Signs and indicators of sexual abuse in children and young adults
Spotting the signs and indicators of sexual abuse is particularly important when it comes to children and young people. The template from the Centre of Expertise on Child Sexual Abuse is an essential tool to support evidencing our concerns of child sexual abuse.
In every training course I run on the subject of Child Sexual Abuse, there is always a lengthy discussion on how to evidence concerns without specific “evidence”.
My experience as a Trainer has been that that many Practitioners feel they need a “verbal” disclosure before being able to action child protection measures. This can be a lengthy process and for some children is highly unlikely to take place.
Why verbal disclosure is problematic
There are many reasons why a child or young person is not able to talk about the sexual abuse that has, or may be happening to them. They may not understand that what is happening is abusive, they may be too young, too frightened, too ashamed. They may not have the words, verbal skills, they may have no one to tell, worry they won’t be believed, afraid of the consequences….
Good practice tells us that we must not put this burden of responsibility on children. What we are asking of them is to recognise what is happening, find the words to describe it and then take the enormous step of sharing that with someone else. This is an enormous ask of any adult, let alone a child who is being traumatised.
It is our responsibility to protect children from harm, and not theirs to “keep themselves safe”. This means we need to know the signs and indicators of abuse, and use them as our evidence of concern.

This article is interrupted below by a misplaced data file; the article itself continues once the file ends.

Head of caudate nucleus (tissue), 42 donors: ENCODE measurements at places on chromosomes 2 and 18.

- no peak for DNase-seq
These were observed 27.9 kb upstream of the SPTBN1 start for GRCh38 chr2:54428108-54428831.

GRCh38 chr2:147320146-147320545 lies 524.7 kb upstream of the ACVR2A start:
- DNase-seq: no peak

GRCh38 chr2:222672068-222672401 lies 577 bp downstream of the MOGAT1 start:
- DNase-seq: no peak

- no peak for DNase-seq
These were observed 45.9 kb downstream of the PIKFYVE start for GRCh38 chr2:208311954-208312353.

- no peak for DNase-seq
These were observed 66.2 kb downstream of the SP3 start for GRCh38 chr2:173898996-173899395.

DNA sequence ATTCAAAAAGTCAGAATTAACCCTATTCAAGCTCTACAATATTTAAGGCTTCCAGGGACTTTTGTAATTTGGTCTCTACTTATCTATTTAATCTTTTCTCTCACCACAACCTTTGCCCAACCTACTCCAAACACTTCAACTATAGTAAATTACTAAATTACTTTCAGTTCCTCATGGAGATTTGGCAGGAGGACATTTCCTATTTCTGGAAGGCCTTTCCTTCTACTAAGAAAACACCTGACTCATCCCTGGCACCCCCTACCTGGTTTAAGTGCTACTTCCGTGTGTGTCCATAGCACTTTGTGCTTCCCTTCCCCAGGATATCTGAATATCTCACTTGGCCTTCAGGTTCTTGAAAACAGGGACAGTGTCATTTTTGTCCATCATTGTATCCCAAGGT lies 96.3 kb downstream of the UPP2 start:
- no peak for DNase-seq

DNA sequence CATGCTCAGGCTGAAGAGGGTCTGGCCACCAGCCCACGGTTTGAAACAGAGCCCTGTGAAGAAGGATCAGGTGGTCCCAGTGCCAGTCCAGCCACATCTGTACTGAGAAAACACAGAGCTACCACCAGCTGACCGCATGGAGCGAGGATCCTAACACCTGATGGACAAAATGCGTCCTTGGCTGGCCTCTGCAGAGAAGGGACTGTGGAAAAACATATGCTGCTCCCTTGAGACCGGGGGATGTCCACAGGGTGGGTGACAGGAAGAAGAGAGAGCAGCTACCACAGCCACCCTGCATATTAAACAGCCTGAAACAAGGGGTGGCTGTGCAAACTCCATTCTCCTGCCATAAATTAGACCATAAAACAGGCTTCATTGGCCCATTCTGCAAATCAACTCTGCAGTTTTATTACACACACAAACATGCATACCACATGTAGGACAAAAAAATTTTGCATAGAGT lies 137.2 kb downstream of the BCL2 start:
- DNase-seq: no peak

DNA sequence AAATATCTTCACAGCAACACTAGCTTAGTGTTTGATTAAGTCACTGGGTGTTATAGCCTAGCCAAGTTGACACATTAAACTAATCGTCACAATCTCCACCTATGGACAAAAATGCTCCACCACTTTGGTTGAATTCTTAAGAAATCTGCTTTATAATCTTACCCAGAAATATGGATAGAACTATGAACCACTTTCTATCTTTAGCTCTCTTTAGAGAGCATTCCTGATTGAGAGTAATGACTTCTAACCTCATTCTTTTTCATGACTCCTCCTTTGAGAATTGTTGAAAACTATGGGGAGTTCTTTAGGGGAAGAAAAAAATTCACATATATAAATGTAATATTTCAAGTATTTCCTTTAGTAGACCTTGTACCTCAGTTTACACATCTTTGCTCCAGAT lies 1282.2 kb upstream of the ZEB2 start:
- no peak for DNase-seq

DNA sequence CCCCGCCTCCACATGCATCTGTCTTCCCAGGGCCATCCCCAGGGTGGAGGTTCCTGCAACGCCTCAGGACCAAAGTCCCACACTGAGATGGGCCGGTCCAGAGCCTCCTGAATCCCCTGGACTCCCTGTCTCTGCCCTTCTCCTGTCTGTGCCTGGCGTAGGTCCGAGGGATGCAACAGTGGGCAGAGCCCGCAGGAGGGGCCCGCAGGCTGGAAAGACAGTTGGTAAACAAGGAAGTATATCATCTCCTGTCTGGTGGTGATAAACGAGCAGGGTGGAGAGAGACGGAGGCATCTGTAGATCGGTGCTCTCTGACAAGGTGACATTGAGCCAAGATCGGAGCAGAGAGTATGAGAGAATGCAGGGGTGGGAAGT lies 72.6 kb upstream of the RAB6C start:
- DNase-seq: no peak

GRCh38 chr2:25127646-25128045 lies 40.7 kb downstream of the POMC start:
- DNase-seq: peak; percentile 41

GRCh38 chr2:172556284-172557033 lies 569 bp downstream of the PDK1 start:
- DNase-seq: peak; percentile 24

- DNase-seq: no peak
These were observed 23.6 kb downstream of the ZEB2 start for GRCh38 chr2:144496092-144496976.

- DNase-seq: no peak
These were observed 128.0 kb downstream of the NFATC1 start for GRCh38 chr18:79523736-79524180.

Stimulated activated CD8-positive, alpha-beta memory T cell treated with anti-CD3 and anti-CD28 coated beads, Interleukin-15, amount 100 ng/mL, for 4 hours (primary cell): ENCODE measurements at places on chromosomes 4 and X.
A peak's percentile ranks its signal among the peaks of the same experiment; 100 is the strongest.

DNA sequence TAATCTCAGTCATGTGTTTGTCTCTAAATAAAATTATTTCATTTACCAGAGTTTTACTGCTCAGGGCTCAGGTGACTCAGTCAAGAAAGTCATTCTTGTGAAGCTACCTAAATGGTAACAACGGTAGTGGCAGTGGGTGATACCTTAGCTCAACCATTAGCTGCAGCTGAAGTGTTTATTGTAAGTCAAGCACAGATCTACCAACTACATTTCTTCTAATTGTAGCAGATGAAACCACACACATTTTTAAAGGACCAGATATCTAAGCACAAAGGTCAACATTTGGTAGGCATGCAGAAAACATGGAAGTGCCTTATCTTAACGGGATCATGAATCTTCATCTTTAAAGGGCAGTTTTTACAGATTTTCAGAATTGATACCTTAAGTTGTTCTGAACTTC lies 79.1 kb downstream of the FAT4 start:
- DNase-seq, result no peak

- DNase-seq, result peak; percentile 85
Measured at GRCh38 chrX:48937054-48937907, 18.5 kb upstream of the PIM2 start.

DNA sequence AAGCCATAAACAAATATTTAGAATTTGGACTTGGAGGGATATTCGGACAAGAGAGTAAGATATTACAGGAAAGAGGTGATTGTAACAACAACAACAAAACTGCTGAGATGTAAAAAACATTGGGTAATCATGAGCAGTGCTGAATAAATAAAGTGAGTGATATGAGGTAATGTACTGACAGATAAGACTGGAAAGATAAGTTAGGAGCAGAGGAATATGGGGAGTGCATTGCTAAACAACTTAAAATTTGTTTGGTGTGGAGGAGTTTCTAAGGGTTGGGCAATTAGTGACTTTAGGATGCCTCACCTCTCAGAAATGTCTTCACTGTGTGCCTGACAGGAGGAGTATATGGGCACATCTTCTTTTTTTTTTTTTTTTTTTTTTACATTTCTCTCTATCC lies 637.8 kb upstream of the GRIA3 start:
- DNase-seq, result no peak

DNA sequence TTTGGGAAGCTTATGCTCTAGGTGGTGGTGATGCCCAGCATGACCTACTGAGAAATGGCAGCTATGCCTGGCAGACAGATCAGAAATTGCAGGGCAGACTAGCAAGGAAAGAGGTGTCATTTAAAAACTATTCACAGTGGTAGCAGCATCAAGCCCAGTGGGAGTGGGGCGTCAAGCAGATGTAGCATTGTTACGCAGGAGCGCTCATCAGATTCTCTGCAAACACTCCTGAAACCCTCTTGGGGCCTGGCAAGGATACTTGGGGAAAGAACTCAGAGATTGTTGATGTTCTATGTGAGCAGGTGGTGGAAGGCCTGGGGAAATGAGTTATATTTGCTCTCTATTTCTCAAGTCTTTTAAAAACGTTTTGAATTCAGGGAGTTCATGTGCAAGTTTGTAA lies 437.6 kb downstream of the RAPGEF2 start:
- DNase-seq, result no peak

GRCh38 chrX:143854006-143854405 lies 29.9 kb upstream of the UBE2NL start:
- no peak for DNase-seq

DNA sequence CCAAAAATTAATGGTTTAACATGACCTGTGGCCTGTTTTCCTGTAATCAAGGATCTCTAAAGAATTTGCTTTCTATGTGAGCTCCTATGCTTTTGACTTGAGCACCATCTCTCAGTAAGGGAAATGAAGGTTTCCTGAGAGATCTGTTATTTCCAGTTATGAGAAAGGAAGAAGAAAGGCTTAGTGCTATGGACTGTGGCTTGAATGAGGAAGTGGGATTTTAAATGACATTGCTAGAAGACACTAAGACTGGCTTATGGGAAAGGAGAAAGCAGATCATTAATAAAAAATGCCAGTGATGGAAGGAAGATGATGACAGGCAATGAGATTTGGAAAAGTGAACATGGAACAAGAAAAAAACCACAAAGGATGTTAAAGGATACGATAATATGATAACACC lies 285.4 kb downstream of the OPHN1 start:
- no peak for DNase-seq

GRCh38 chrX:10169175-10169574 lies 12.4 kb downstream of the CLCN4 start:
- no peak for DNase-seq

Signs and indicators of sexual abuse template
The CSA Centre’s new Signs and Indicators Template does just that. It helps professionals gather and consider the wider signs and indicators of sexual abuse to help build a picture of concerns.
The various sections clearly lay out the different ways children show us their emotional pain, their developmental understanding of sex, and how sexual trauma can affect behaviour.
This data is based on what we know from many children who have already experienced sexual abuse, so if we see these signs, there is a chance that this abuse is happening to this child. Be it producing drawings that show us their anger, having a fear of dentistry, using adult language or sexual behaviour which is developmentally inappropriate.
When we experience a sexual trauma, be it once or over time, there will very likely be signs that something has changed. Our job is to notice and use the signs and indicators tool as reference to help us decide on the next appropriate course of action. We have to be brave, so they don’t have to.
To download the template in English or Welsh, visit the Centre of Expertise on Child Sexual Abuse website.